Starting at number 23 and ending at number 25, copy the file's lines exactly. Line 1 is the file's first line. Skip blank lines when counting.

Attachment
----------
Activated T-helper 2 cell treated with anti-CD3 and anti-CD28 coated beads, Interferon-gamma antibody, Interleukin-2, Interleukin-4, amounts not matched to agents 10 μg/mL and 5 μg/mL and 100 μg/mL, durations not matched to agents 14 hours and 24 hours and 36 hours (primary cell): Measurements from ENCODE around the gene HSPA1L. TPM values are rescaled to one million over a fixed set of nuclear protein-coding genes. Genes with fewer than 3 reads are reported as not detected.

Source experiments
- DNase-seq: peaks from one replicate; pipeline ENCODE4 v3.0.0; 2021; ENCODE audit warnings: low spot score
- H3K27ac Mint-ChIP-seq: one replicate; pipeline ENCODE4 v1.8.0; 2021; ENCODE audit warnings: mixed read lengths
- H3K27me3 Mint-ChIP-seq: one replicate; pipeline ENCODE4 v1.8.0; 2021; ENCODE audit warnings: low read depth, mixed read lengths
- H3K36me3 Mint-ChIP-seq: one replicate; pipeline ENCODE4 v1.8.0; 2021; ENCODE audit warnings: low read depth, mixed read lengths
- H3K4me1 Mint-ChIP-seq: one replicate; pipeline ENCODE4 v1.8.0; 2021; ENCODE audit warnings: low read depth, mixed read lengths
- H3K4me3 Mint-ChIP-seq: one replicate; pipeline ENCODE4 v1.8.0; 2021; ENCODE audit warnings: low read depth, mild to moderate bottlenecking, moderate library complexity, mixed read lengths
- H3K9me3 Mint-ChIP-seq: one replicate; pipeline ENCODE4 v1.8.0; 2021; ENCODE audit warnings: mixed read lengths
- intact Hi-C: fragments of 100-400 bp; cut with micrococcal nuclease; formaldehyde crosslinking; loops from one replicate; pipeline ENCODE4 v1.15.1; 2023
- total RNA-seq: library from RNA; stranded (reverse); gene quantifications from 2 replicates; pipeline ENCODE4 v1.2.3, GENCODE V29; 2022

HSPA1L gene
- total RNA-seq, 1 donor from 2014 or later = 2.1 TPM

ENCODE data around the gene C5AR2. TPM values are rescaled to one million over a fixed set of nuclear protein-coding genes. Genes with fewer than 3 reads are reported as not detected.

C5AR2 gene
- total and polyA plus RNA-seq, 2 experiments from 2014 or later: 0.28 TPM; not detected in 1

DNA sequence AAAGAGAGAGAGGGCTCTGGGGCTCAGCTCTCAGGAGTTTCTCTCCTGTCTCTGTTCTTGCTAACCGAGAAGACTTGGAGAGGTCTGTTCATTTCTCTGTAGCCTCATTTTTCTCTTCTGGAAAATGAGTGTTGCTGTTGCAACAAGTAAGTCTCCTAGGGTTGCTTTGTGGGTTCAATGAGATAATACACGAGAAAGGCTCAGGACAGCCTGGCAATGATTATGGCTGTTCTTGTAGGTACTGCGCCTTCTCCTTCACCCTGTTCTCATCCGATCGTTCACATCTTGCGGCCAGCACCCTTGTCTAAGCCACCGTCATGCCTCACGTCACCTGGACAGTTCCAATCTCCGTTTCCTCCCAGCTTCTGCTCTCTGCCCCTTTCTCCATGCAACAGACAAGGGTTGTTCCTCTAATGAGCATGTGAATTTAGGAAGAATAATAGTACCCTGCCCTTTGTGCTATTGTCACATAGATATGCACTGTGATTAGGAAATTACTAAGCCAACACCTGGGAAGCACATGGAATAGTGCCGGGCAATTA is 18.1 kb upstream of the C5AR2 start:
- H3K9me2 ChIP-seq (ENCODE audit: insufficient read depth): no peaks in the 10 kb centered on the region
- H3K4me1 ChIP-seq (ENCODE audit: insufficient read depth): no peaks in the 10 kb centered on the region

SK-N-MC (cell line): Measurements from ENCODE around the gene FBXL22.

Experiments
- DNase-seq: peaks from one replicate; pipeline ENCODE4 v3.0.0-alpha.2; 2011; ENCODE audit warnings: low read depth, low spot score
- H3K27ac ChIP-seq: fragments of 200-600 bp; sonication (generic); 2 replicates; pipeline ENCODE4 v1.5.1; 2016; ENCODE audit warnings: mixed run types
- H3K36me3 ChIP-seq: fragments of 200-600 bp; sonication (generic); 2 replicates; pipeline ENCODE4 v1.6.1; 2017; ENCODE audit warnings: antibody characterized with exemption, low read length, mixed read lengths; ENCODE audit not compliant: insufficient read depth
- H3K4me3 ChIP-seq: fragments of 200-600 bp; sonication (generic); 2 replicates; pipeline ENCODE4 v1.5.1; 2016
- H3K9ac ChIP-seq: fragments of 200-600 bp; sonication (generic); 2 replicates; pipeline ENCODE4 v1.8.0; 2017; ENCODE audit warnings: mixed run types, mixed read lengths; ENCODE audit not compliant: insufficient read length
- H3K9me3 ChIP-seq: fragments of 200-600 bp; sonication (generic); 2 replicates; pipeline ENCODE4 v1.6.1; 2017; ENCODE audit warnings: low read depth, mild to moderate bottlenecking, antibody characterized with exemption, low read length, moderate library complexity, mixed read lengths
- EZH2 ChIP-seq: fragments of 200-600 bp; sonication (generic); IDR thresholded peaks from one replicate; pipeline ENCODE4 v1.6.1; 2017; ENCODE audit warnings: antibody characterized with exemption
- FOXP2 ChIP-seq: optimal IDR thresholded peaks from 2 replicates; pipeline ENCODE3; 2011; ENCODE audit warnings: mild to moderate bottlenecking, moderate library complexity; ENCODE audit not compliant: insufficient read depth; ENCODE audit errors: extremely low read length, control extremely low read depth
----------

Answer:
- H3K27ac ChIP-seq: fragments of 200-600 bp; sonication (generic); 2 replicates; pipeline ENCODE4 v1.5.1; 2016; ENCODE audit warnings: mixed run types
- H3K36me3 ChIP-seq: fragments of 200-600 bp; sonication (generic); 2 replicates; pipeline ENCODE4 v1.6.1; 2017; ENCODE audit warnings: antibody characterized with exemption, low read length, mixed read lengths; ENCODE audit not compliant: insufficient read depth
- H3K4me3 ChIP-seq: fragments of 200-600 bp; sonication (generic); 2 replicates; pipeline ENCODE4 v1.5.1; 2016